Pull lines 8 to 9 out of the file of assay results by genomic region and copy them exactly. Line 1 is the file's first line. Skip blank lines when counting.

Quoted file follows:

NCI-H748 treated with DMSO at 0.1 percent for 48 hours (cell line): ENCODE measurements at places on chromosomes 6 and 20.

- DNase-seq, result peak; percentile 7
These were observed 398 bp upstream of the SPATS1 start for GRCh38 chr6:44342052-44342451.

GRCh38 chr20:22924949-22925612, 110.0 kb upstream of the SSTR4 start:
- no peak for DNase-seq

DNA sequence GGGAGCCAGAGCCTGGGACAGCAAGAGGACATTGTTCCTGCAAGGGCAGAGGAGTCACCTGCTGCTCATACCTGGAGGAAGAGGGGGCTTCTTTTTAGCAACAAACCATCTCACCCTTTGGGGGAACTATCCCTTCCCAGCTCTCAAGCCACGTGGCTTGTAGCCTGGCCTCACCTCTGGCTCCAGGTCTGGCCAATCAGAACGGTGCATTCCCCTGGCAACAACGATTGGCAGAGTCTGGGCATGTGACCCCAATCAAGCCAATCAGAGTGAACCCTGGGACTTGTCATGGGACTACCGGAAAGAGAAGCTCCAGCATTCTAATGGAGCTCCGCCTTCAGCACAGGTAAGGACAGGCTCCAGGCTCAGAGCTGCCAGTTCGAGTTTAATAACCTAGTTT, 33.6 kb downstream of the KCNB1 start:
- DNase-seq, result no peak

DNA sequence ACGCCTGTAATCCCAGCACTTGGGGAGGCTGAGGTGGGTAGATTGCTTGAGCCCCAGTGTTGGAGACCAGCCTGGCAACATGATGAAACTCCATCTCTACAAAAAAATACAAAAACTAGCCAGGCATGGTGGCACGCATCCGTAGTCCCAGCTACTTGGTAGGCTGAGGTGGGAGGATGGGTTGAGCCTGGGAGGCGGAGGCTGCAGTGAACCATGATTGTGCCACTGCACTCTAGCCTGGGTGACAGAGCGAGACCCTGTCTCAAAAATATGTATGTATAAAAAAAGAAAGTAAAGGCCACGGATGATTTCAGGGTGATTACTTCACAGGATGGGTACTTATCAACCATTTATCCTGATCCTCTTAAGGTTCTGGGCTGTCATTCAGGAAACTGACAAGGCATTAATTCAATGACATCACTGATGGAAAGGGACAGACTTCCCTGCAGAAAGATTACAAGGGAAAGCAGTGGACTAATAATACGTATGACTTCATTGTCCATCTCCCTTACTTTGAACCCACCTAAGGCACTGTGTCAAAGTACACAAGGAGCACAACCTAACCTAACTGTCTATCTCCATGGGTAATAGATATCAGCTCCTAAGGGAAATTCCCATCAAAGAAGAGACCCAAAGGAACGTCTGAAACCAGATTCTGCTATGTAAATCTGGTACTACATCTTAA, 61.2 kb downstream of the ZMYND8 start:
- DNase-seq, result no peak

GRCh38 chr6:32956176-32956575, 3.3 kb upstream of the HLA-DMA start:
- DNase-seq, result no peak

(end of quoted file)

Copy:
DNA sequence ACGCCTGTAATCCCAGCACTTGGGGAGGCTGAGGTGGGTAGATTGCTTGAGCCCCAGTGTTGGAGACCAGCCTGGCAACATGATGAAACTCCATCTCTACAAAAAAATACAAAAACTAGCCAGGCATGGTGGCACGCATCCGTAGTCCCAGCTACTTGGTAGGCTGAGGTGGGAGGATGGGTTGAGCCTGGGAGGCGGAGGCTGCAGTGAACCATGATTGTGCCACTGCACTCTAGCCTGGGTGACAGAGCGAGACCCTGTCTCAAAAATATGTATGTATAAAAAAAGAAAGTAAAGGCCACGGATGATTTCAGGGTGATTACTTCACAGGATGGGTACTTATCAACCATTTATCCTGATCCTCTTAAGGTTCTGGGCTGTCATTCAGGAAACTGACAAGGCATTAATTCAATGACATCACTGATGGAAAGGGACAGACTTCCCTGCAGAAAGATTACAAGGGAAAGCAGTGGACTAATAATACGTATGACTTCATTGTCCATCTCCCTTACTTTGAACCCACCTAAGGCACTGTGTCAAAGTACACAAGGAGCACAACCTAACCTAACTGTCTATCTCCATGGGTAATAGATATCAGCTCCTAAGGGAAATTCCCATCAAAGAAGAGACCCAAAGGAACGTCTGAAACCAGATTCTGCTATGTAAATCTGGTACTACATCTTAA, 61.2 kb downstream of the ZMYND8 start:
- DNase-seq, result no peak